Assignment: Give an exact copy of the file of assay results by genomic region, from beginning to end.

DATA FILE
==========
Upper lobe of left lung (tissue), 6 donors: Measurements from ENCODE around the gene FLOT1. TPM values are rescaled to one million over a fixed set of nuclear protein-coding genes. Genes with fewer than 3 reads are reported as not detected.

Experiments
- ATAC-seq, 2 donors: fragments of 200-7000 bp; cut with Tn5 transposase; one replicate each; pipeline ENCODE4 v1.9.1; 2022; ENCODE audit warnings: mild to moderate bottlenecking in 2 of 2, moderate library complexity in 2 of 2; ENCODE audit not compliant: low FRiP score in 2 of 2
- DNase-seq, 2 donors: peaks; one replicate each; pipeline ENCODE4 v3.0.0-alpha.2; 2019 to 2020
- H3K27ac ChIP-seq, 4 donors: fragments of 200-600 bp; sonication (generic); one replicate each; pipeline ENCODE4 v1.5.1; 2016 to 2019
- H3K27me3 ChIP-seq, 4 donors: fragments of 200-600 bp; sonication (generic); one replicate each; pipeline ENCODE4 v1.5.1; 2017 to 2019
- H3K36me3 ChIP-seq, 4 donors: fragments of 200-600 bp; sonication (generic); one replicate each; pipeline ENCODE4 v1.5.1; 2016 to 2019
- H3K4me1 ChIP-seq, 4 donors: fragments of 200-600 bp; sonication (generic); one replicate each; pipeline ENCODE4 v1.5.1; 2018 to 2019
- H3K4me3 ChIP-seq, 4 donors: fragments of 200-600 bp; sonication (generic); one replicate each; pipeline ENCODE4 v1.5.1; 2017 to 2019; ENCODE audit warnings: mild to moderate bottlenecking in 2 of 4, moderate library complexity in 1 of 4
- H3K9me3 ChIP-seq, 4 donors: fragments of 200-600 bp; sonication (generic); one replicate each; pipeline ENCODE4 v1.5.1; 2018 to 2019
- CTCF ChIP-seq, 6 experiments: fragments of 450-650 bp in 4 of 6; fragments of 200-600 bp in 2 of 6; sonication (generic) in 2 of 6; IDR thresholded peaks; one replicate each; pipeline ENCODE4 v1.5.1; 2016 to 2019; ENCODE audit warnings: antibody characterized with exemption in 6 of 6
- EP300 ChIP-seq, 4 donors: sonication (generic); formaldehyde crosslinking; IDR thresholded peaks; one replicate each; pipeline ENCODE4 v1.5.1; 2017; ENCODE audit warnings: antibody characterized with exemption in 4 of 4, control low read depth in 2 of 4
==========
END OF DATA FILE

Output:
Upper lobe of left lung (tissue), 6 donors: Measurements from ENCODE around the gene FLOT1. TPM values are rescaled to one million over a fixed set of nuclear protein-coding genes. Genes with fewer than 3 reads are reported as not detected.

Experiments
- ATAC-seq, 2 donors: fragments of 200-7000 bp; cut with Tn5 transposase; one replicate each; pipeline ENCODE4 v1.9.1; 2022; ENCODE audit warnings: mild to moderate bottlenecking in 2 of 2, moderate library complexity in 2 of 2; ENCODE audit not compliant: low FRiP score in 2 of 2
- DNase-seq, 2 donors: peaks; one replicate each; pipeline ENCODE4 v3.0.0-alpha.2; 2019 to 2020
- H3K27ac ChIP-seq, 4 donors: fragments of 200-600 bp; sonication (generic); one replicate each; pipeline ENCODE4 v1.5.1; 2016 to 2019
- H3K27me3 ChIP-seq, 4 donors: fragments of 200-600 bp; sonication (generic); one replicate each; pipeline ENCODE4 v1.5.1; 2017 to 2019
- H3K36me3 ChIP-seq, 4 donors: fragments of 200-600 bp; sonication (generic); one replicate each; pipeline ENCODE4 v1.5.1; 2016 to 2019
- H3K4me1 ChIP-seq, 4 donors: fragments of 200-600 bp; sonication (generic); one replicate each; pipeline ENCODE4 v1.5.1; 2018 to 2019
- H3K4me3 ChIP-seq, 4 donors: fragments of 200-600 bp; sonication (generic); one replicate each; pipeline ENCODE4 v1.5.1; 2017 to 2019; ENCODE audit warnings: mild to moderate bottlenecking in 2 of 4, moderate library complexity in 1 of 4
- H3K9me3 ChIP-seq, 4 donors: fragments of 200-600 bp; sonication (generic); one replicate each; pipeline ENCODE4 v1.5.1; 2018 to 2019
- CTCF ChIP-seq, 6 experiments: fragments of 450-650 bp in 4 of 6; fragments of 200-600 bp in 2 of 6; sonication (generic) in 2 of 6; IDR thresholded peaks; one replicate each; pipeline ENCODE4 v1.5.1; 2016 to 2019; ENCODE audit warnings: antibody characterized with exemption in 6 of 6
- EP300 ChIP-seq, 4 donors: sonication (generic); formaldehyde crosslinking; IDR thresholded peaks; one replicate each; pipeline ENCODE4 v1.5.1; 2017; ENCODE audit warnings: antibody characterized with exemption in 4 of 4, control low read depth in 2 of 4